It was a tweet that sparked a tidal wave of further discussion within the Indian diagnostics industry over its direction. The tweet was about an advert from Tata 1mg Laboratories offering a range of diagnostic tests for just Rs 100 each compared to around Rs 600 which many others in the industry currently charge. “Interesting. A new game begins,” A Velumani concluded in his tweet on that hot Sunday morning in mid-May. He should know that, having attempted a somewhat similar “disruption,” as he likes to call it, albeit in a B2B framework.
Velumani, the founder of Thyrocare, a major listed Indian diagnostics company, is best known as the man who established and then left Thyrocare after selling his stake for a whopping sum close to Rs 5,000 crore.
Lower prices for medical diagnostic tests are certainly a welcome development for patients. However, concerns within the industry stem more from the timing. Questions abound about how well-equipped players are to tolerate an upward price trend when most appear to be poised to roll back, largely on COVID testing, to testing revenue. non-COVID routine steamers that have not yet been collected. That this is happening at a time when new players are entering the space and those trying to solidify their presence only seem to add to the woes.
Financial Express Online spoke to Velumani about the picture he sees emerging. Where does he see the industry heading with this price war with many players already starting to respond to this price competition? Where could all this settle? While price cuts bode well for consumers of diagnostic services, could they come at the expense of quality? What can all of this mean for the finances of industry players, especially smaller ones? Who can support this and how is India’s diagnostic landscape changing?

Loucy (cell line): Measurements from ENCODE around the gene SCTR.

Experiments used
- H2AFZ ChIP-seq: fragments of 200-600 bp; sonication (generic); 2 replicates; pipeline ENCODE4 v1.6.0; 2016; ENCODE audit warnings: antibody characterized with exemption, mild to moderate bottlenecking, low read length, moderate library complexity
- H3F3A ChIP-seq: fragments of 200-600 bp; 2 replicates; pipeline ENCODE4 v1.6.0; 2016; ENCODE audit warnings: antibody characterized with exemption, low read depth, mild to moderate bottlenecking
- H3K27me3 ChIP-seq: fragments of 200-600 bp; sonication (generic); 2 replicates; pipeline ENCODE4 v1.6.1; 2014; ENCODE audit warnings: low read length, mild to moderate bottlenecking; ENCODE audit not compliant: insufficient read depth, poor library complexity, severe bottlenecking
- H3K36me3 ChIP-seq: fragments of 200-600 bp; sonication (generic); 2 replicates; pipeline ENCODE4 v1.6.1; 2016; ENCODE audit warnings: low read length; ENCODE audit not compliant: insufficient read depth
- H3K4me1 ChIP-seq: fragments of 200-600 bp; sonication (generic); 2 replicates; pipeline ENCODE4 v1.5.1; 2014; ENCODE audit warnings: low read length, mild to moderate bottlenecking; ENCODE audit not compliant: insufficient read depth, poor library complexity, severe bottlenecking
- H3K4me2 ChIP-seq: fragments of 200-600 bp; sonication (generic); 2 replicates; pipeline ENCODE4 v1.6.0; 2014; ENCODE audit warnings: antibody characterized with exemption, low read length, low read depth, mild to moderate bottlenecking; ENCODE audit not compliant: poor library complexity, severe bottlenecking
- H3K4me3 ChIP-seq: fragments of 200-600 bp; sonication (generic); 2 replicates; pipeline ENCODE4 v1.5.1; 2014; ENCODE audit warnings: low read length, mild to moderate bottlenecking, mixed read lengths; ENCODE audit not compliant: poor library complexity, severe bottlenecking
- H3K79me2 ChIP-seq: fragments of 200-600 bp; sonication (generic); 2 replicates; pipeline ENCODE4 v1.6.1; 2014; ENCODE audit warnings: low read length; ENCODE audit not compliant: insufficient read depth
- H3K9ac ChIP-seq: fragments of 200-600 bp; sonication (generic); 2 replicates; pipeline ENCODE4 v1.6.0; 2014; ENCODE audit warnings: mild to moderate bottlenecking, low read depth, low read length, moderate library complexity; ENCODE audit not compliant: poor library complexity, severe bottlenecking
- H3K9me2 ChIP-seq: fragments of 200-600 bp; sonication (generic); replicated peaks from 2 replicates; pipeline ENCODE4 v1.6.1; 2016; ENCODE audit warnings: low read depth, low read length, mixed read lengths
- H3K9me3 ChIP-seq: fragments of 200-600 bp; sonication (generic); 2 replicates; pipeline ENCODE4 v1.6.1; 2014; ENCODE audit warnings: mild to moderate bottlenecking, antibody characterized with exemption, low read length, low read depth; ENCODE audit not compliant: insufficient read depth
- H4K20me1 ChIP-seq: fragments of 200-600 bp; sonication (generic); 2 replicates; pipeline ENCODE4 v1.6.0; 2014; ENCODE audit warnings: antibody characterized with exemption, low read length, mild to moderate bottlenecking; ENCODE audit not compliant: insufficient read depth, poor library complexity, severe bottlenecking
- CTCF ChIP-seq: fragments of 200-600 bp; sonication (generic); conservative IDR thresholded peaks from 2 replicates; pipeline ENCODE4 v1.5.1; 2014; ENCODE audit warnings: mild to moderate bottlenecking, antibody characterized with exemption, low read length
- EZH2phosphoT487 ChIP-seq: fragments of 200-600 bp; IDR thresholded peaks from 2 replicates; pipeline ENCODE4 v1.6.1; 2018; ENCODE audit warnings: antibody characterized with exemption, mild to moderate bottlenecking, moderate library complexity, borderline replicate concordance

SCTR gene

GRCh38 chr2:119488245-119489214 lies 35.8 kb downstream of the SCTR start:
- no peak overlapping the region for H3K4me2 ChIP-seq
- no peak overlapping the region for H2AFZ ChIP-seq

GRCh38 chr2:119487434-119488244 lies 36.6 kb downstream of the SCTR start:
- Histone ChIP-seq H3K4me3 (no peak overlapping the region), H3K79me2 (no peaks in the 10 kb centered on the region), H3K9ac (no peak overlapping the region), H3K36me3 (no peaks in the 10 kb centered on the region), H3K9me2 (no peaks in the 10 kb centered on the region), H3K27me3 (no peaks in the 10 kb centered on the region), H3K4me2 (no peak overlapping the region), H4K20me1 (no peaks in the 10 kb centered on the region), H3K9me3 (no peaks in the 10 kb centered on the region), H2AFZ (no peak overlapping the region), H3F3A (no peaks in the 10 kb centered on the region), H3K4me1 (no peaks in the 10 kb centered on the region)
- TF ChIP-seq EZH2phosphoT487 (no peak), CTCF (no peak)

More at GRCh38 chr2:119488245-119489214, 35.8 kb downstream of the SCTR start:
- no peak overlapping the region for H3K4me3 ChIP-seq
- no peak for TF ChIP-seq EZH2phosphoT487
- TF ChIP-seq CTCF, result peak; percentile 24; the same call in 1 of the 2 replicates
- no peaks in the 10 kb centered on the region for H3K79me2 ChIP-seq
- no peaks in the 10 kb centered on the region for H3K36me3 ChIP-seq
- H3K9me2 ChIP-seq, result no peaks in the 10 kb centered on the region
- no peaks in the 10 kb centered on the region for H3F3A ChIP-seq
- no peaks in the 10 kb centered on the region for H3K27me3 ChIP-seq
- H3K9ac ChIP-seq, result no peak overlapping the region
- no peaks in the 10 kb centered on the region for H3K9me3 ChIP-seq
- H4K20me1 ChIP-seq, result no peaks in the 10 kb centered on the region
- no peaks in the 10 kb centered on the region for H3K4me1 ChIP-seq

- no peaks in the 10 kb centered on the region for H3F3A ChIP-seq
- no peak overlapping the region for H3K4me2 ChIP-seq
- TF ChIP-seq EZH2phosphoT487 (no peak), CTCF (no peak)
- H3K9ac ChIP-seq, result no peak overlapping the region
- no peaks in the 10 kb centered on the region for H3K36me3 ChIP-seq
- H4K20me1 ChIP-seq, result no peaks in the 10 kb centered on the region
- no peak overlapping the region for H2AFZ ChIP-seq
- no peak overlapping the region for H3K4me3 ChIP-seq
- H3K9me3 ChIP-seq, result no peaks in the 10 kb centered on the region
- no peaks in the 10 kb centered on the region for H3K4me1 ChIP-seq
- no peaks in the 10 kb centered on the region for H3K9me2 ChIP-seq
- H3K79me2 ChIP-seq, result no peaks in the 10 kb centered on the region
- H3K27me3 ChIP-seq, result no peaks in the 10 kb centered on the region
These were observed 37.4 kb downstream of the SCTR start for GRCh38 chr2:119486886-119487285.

Laboratories at collection centers
In his characteristic style of speaking from personal experience and peppering his narrative with concise Hindi quotes, Velumani says, “Today there are 100,000 labs altogether. These every five years will lose a zero and eventually they will reach 100 players. However, the rest of the players unable to support will not disappear but will become collection centers, he believes.
Seeing India’s diagnostics market all set for a replay of Indian telecommunications history that has seen steep price declines, market consolidation and market expansion, he says, “not only the diagnostics market , but all sectors where there are unorganized players will see a replay of the history of Indian telecommunications.Today, there are no barriers to entry to offer diagnostic services.
Reducing prices, he argues, “will increase volumes, expand the market, which should normally result in higher profitability if accompanied by greater business model efficiency.”
But then there is a need to look closely at the business model in the diagnostics space with some having local testing labs spread across the region while others seek centralized labs for greater efficiency, the latter has found more favor with Velumani during the Thyrocare era.
Need a 7-Eleven and a Walmart
Explaining approaches to the two main components of diagnostic testing – for acute illnesses (such as colds, coughs, fever) and chronic illnesses (such as diabetes, hypertension, cancer, stroke, among others) ), he says, “for acute disease, we need to deliver results faster, so you need to have a solution (local lab model) in every city. But for chronic disease, you need centralized labs. So , you must have a 7-Eleven (with a limited menu but quickly accessible) and also a Walmart model (more central and larger).”
“The price war,” he says, “is already underway. Today if the price is (400 to) 600 for the lipid profile it is because this is the rate at which everyone does it. However, if someone reduced this further, others would follow and because they reduced the price, their volumes would increase and, therefore, their profits would be higher. Price wars, he argues, usually result in huge market and volume expansion. “That’s the story we saw unfold in the telecom industry,” he recalls.